The 19th century saw a crucial change in the economic relationships between the Arab and Ottoman world and Europe. In the wake of industrialisation, Western European states increasingly competed in their trade connections with the region to secure both vital raw materials and markets for their products. Meanwhile, the economies of countries in south-eastern Europe – either Ottoman provinces or under Ottoman suzerainty – were legally obliged to focus on providing the empire with products, mostly raw materials. Beyond the Mediterranean, France and the UK vied for access to and control of vital trade routes to India, both in the Red Sea and the Arab-Persian Gulf.

From around the middle of the 19th century, the economic and therefore political European penetration of North Africa and the Middle East intensified. As early as 1838, in the Anglo-Ottoman Convention signed at Balta Liman, all Ottoman monopolies in foreign trade had been abolished, with the result that all commodities produced in the empire could now be exported. At the same time, British merchants were now allowed to settle and trade anywhere in the empire. In time, other European states obtained similar agreements from the Ottoman sultans. Subsequently, trade relations with Western Europe were characterised increasingly by particularly British, French and, later, German involvement in the economic activities of the region. Trade with south-eastern Europe meanwhile took on new forms in the wake of Greece, Serbia and later Romania declaring their independence.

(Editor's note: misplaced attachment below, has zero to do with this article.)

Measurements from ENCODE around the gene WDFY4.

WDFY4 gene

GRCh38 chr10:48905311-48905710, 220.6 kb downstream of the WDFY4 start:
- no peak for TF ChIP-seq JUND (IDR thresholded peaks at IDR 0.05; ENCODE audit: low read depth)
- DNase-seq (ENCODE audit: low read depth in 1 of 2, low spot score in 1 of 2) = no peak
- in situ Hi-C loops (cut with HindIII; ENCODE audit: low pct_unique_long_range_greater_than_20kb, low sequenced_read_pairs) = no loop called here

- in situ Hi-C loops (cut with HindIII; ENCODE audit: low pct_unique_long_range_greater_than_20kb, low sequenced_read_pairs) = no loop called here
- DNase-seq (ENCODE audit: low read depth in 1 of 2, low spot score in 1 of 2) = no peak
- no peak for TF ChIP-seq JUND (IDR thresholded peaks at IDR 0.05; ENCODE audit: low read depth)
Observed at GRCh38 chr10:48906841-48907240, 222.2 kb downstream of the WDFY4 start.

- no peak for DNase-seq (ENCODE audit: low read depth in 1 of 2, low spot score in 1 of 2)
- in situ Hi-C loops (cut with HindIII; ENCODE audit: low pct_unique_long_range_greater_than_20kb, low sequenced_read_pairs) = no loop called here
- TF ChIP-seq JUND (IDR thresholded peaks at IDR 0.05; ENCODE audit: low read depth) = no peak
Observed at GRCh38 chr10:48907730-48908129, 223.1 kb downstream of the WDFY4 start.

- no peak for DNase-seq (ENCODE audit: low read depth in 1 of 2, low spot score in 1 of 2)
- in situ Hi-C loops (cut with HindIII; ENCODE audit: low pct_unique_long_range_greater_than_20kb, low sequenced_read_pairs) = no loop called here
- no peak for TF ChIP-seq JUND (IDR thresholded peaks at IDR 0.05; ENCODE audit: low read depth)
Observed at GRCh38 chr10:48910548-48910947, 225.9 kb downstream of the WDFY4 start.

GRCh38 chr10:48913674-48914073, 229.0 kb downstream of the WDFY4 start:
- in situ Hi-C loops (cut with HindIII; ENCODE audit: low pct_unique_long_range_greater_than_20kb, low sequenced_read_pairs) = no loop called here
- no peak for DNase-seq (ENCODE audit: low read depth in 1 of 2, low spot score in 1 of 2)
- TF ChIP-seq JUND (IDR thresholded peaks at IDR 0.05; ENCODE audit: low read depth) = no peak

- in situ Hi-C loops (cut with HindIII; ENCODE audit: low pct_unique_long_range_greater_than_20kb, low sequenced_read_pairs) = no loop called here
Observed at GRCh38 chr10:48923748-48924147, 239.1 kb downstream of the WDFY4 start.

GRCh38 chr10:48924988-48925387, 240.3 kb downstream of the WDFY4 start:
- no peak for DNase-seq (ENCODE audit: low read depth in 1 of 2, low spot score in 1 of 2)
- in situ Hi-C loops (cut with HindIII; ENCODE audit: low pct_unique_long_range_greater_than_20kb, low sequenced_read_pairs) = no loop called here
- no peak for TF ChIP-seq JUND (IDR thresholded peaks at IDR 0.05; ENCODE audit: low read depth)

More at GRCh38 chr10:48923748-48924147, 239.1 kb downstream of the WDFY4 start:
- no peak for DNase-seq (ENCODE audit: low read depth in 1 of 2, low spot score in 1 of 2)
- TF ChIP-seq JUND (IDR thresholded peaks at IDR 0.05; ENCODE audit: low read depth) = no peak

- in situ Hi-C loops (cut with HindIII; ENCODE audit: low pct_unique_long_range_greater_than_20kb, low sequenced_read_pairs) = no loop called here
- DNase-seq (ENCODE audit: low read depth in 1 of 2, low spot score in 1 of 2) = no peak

Attempts by several local rulers in the Southern Mediterranean to meet the challenges of European economic infiltration with reform soon led to increasing financial dependency on European powers. By the end of the 19th century, this provided the latter with a pretext to seize varying degrees of indirect or direct political control, particularly in Egypt but also in Algeria and later Tunis, which became French colonies. Meanwhile, in the Arab-Persian Gulf, the British went about destroying the traditional indigenous trading networks, keeping the French at bay and increasingly imposing their commercial and political will on local rulers. In conclusion, economic relations between Europe and the Arab and Ottoman world at large throughout the 19th century and beyond were characterised by Europe’s growing commercial, financial and eventually political penetration.

Panoramic view of the Isthmus of the Suez, tracing the canal between the two seas


National Library of France , Paris, France

Louis Maurice Adolphe Linant de Bellefonds

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In this Exhibition
About the Exhibition
Trading routes
Important trading hubs
Financing trade